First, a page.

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Oct 24, 2016
This week’s theme
Words formed by dialectal pronunciation

This week’s words

ornery cat
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with Anu Garg

Could thru, a phonetic respelling of the word through, become standard and replace the original some day? It’s possible. But don’t start girding your loins to defend the purity and honor of the English language.

It has happened many times. Let me rephrase that: It happens all the time, though the rate of change is slowing down. Like a flowing river, language often takes the path of least resistance.

Language is a spoken thing. In the beginning, few people knew how to read or write. As long as you could understand what word was meant, spelling didn’t matter. Just take any word, say spelling. We have at least four forms of the word attested: spellynge, spellyng, Spelling, and spelling -- there are likely many other possibilities.

Printing and literacy resulted in the spelling becoming standardized, but we still respell, shorten, and mold words as it suits us. For example, the word donut has replaced doughnut, at least in the US.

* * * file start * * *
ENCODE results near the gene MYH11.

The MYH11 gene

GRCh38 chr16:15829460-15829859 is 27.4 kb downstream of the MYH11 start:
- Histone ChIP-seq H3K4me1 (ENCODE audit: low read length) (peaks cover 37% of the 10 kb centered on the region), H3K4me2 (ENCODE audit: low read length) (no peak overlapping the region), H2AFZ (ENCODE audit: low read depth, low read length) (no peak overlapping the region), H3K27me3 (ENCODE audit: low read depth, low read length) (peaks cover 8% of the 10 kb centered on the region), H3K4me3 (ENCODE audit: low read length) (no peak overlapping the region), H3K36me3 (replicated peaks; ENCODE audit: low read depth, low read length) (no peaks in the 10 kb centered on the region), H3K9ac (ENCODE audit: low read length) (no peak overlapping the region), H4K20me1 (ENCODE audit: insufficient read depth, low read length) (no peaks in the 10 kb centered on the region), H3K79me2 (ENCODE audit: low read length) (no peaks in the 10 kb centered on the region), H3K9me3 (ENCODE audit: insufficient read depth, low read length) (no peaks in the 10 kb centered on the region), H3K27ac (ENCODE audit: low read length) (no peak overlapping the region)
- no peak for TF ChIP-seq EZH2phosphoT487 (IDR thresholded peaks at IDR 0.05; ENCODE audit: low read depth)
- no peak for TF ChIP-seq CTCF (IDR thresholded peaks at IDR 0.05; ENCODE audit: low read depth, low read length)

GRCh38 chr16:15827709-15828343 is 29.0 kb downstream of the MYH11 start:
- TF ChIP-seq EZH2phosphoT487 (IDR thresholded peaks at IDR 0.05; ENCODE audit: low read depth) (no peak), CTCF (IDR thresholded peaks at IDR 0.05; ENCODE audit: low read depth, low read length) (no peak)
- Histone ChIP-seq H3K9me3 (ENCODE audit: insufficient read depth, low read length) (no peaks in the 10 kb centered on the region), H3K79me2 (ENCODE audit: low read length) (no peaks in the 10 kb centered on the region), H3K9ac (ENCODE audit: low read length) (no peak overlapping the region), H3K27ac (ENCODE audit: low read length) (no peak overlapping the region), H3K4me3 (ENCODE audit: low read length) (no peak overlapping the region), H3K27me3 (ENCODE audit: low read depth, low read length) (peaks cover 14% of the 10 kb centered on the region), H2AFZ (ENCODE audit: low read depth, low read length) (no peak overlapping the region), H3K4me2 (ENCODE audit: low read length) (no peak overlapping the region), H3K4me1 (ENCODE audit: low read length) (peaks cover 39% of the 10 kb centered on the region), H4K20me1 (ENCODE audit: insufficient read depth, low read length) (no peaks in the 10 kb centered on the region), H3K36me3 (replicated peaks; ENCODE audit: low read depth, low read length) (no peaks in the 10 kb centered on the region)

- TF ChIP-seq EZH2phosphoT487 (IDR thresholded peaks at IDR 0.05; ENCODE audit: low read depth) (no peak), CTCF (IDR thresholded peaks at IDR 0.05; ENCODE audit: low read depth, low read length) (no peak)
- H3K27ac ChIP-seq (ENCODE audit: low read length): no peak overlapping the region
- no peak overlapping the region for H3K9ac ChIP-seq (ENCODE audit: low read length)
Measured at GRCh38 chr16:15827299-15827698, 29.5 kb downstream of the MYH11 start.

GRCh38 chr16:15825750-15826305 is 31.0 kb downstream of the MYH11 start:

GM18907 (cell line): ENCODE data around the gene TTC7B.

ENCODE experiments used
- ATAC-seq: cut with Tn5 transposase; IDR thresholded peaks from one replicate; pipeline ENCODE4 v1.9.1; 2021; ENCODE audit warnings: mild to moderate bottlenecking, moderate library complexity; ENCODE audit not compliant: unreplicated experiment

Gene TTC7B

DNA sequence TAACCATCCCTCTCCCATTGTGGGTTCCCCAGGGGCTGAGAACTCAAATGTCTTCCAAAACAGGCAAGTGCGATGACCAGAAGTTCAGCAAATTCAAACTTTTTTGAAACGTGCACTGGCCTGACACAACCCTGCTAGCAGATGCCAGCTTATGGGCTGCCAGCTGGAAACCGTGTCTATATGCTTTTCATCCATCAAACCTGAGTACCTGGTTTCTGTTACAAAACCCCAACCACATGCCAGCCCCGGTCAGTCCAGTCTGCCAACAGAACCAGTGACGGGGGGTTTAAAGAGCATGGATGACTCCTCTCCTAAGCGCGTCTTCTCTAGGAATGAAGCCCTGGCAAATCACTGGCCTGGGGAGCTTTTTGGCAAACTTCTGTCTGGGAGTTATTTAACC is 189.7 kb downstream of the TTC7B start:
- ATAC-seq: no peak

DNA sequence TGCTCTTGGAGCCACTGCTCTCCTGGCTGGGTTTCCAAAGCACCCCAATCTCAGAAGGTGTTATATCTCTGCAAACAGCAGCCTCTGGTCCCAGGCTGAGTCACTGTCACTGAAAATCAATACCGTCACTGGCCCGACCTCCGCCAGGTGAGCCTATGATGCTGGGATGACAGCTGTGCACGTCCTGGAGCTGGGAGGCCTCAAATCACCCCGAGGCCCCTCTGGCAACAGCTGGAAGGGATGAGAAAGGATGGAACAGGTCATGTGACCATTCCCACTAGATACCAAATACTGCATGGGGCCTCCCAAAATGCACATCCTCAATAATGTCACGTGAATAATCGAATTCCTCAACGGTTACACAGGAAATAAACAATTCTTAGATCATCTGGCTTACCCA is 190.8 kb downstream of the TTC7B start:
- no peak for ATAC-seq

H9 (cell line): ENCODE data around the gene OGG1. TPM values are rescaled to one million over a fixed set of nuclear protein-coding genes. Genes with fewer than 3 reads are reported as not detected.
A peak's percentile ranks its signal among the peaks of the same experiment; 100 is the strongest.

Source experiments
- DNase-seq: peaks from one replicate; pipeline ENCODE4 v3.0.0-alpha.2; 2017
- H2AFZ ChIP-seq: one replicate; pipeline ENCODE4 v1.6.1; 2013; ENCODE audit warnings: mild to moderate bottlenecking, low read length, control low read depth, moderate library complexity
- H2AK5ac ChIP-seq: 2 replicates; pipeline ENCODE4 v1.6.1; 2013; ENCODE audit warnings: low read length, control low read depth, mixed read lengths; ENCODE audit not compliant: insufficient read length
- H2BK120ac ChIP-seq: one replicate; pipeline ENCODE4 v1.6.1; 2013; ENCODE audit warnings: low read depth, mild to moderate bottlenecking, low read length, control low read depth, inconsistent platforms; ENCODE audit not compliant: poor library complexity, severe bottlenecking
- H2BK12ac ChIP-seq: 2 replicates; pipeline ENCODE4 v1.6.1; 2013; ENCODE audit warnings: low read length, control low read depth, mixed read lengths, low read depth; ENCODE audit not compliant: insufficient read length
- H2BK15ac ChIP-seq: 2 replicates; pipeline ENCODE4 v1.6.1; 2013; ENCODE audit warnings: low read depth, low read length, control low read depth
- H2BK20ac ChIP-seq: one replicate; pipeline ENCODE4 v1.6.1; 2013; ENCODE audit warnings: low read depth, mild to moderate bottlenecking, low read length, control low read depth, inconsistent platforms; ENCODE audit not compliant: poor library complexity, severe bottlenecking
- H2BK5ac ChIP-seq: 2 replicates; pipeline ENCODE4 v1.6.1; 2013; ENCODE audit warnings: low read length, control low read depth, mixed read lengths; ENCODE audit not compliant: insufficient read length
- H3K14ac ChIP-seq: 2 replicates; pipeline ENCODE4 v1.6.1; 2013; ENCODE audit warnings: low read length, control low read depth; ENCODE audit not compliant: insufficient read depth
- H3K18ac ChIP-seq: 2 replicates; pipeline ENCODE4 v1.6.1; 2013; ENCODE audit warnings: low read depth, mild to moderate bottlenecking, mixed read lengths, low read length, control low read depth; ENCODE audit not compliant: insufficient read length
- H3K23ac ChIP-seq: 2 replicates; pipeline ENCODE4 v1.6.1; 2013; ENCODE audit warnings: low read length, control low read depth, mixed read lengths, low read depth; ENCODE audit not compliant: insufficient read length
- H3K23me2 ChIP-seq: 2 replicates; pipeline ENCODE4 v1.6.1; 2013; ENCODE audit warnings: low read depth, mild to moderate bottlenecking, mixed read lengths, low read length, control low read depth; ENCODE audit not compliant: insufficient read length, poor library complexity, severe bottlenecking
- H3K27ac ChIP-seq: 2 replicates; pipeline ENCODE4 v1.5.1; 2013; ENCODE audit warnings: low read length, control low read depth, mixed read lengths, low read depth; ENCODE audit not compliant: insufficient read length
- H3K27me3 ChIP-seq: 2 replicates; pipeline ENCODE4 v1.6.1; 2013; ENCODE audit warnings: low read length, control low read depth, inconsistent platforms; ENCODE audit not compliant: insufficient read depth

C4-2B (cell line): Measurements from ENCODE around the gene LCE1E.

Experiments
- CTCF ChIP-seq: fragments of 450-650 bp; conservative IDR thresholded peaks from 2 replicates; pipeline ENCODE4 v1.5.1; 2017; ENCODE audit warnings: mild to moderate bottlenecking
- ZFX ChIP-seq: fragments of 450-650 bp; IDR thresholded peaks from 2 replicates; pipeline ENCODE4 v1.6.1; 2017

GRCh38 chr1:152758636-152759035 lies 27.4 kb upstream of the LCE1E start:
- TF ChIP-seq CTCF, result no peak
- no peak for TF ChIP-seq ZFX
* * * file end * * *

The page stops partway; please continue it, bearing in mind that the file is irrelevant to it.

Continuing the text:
This week we’ll see five words that have had their spellings altered over time based on pronunciation, sometimes resulting in a new word with a new sense.



adjective: Having an unpleasant disposition: irritable, stubborn, combative, etc.

An alteration of the word ordinary, from Latin ordo (order, rank). In the beginning the word ornery was just a dialect pronunciation of the word ordinary and meant the same. Over time it acquired negative senses, from commonplace to lazy to mean to cantankerous. Earliest documented use: 1692.

“DI John Rebus is an ornery and often difficult detective who is frequently at odds with his young assistant and his supervisors.”
Tom Budlong; Video; Library Journal (New York); Oct 15, 2016.

See more usage examples of ornery in Vocabulary.com’s dictionary.

I have no riches but my thoughts, yet these are wealth enough for me. -Sarah Teasdale, poet (1884-1933)

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